appears that damage to one part of the cerebral cortex
can impair function in other parts of the same hemisphere [81, the ipsilateral basal ganglia 12, 8, 22, 261,
the contralateral cortex C22, 231, and even the contralateral cerebellum E2, 8, 231. It is thus understandable
that classification schemes and localization patterns for
apraxia have remained controversial.
In the current study, praxis was examined in patients
with Alzheimer's disease because it offers certain advantages for analysis and because it probably accounts
for most cases of apraxia 171. Alzheimer patients manifest a wide range of performance across many different
cognitive skills so that the relationships between these
functions can be closely examined. Furthermore, Alzheimer's disease is relatively stable over a period of
Foster et
Cerebral Mapping of Apraxia in Alzheimer's Disease 141
weeks to a few months, and cerebral edema, diaschisis,
or white matter involvement does not complicate attempts to localize cortical dysfunction. Whether the
present results can be extrapolated to other neurological disorders remains to be determined.
Liepmann’s C241 origind description of apraxia derived from a patient with a left hemisphere lesion who
had difficulty both with performance to command and
on imitation. Others have since considered the inability to imitate as a more severely damaged subset of the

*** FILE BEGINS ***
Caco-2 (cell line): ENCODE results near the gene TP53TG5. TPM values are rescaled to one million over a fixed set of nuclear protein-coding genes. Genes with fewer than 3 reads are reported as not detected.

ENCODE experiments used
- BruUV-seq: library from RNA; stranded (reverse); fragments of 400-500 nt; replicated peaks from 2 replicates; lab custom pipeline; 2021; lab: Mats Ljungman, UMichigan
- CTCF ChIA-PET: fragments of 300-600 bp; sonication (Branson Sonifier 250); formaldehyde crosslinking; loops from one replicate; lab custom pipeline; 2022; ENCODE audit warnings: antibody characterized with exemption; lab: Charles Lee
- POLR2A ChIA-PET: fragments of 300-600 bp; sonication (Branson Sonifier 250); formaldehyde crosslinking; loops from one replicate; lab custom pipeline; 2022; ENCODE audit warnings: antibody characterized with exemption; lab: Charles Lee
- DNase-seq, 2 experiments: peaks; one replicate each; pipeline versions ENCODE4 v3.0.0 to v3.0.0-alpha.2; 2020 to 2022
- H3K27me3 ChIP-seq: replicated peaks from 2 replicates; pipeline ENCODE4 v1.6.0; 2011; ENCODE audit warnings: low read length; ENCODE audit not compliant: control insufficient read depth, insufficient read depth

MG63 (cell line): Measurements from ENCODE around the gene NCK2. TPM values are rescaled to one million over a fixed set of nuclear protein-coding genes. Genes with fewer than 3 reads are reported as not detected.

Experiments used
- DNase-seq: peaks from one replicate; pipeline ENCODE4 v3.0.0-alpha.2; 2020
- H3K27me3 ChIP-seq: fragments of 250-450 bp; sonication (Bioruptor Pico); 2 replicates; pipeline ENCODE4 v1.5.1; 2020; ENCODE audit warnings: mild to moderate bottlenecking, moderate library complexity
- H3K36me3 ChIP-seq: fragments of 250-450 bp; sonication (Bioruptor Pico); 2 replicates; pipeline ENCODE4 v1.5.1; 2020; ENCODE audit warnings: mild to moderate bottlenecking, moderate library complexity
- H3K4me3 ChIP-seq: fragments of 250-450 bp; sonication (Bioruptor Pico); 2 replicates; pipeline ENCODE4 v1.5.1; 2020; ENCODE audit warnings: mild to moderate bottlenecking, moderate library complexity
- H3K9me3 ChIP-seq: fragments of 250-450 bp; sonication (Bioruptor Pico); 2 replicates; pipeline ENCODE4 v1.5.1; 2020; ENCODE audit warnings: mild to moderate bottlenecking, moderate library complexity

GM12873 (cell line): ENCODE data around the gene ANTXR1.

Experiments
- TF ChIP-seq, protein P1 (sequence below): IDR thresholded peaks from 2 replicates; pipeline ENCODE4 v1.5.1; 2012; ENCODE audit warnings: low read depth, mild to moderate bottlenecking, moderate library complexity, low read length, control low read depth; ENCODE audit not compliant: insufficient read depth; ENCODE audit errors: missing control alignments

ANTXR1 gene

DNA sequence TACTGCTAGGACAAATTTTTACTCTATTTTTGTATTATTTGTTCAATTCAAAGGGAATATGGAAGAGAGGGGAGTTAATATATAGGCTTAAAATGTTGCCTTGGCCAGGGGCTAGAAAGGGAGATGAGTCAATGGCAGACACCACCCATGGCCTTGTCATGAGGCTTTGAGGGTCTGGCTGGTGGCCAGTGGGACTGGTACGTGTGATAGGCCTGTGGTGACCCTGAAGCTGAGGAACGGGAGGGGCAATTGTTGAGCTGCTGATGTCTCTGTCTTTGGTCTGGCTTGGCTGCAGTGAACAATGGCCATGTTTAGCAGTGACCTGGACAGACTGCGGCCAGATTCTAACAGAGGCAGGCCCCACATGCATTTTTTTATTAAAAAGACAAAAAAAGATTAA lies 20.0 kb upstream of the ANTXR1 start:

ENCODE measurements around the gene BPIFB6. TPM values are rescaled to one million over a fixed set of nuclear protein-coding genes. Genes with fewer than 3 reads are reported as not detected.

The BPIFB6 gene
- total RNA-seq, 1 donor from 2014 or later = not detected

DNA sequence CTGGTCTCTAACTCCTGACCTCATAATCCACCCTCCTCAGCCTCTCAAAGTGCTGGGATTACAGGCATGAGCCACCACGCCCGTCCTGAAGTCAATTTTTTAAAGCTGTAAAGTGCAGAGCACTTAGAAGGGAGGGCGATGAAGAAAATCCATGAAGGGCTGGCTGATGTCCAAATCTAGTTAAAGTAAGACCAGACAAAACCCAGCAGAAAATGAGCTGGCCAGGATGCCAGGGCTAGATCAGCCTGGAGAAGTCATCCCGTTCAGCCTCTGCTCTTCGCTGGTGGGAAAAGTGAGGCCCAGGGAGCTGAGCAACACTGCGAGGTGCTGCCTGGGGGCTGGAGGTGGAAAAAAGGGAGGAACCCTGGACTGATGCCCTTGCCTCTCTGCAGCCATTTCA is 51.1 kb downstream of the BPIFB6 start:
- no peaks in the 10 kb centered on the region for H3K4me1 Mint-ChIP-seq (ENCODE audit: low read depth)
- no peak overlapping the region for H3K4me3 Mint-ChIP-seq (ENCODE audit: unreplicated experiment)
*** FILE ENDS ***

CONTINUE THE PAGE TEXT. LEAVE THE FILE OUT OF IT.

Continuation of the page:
inability to perform movements to command 17, 15,
16, 31). On the other hand, the present results are not
wholly inconsistent with earlier models of pathways
required for praxis. A close relationship between language ability and performance of skilled movements to
command has previously been recognized { l l , 16, 20,
21). In addition, it has been hypothesized that the
premotor region in the left hemisphere contains motor
engrams critical to the coordinated and successful performance of complex motor tasks [Is). This region is
remarkably close to the cortical area where performance to commands and glucose utilization were
found to be most highly correlated (see Fig 2). It is also
well understood that auditory comprehension is necessary for verbally initiated praxis; thus it is not surprising that the comprehension section of the Boston
Diagnostic Aphasia Examination correlates closely
with performance to command. However, lack of comprehension does not fully explain the apraxia to spoken command. If the command were not understood,
then either no response or a completely inappropriate
act would usually be expected. However, our patients
frequently responded with recognizable actions that
were nevertheless partially inaccurate. Performance to
command thus appears to be a distinct neurological
function, albeit difficult to assess when there is
difficulty with comprehension or some degree of
aphasia. Furthermore, it appears to deteriorate at its